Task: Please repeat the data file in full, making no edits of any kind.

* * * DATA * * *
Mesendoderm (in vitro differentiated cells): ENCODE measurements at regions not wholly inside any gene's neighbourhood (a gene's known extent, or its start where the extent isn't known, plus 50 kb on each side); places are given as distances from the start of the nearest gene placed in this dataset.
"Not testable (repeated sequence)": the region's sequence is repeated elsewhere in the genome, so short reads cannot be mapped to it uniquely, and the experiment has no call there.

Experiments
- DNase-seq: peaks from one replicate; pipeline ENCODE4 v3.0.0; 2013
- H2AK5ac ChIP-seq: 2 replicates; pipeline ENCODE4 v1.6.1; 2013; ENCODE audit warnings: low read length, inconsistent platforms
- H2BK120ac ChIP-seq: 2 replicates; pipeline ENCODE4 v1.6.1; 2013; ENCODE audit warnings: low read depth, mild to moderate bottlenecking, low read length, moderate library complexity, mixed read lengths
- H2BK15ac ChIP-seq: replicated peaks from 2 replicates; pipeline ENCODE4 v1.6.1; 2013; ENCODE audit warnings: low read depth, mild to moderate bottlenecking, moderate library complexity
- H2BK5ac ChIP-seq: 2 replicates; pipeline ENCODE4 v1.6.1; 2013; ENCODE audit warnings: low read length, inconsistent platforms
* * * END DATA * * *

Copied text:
Mesendoderm (in vitro differentiated cells): ENCODE measurements at regions not wholly inside any gene's neighbourhood (a gene's known extent, or its start where the extent isn't known, plus 50 kb on each side); places are given as distances from the start of the nearest gene placed in this dataset.
"Not testable (repeated sequence)": the region's sequence is repeated elsewhere in the genome, so short reads cannot be mapped to it uniquely, and the experiment has no call there.

Experiments
- DNase-seq: peaks from one replicate; pipeline ENCODE4 v3.0.0; 2013
- H2AK5ac ChIP-seq: 2 replicates; pipeline ENCODE4 v1.6.1; 2013; ENCODE audit warnings: low read length, inconsistent platforms
- H2BK120ac ChIP-seq: 2 replicates; pipeline ENCODE4 v1.6.1; 2013; ENCODE audit warnings: low read depth, mild to moderate bottlenecking, low read length, moderate library complexity, mixed read lengths
- H2BK15ac ChIP-seq: replicated peaks from 2 replicates; pipeline ENCODE4 v1.6.1; 2013; ENCODE audit warnings: low read depth, mild to moderate bottlenecking, moderate library complexity
- H2BK5ac ChIP-seq: 2 replicates; pipeline ENCODE4 v1.6.1; 2013; ENCODE audit warnings: low read length, inconsistent platforms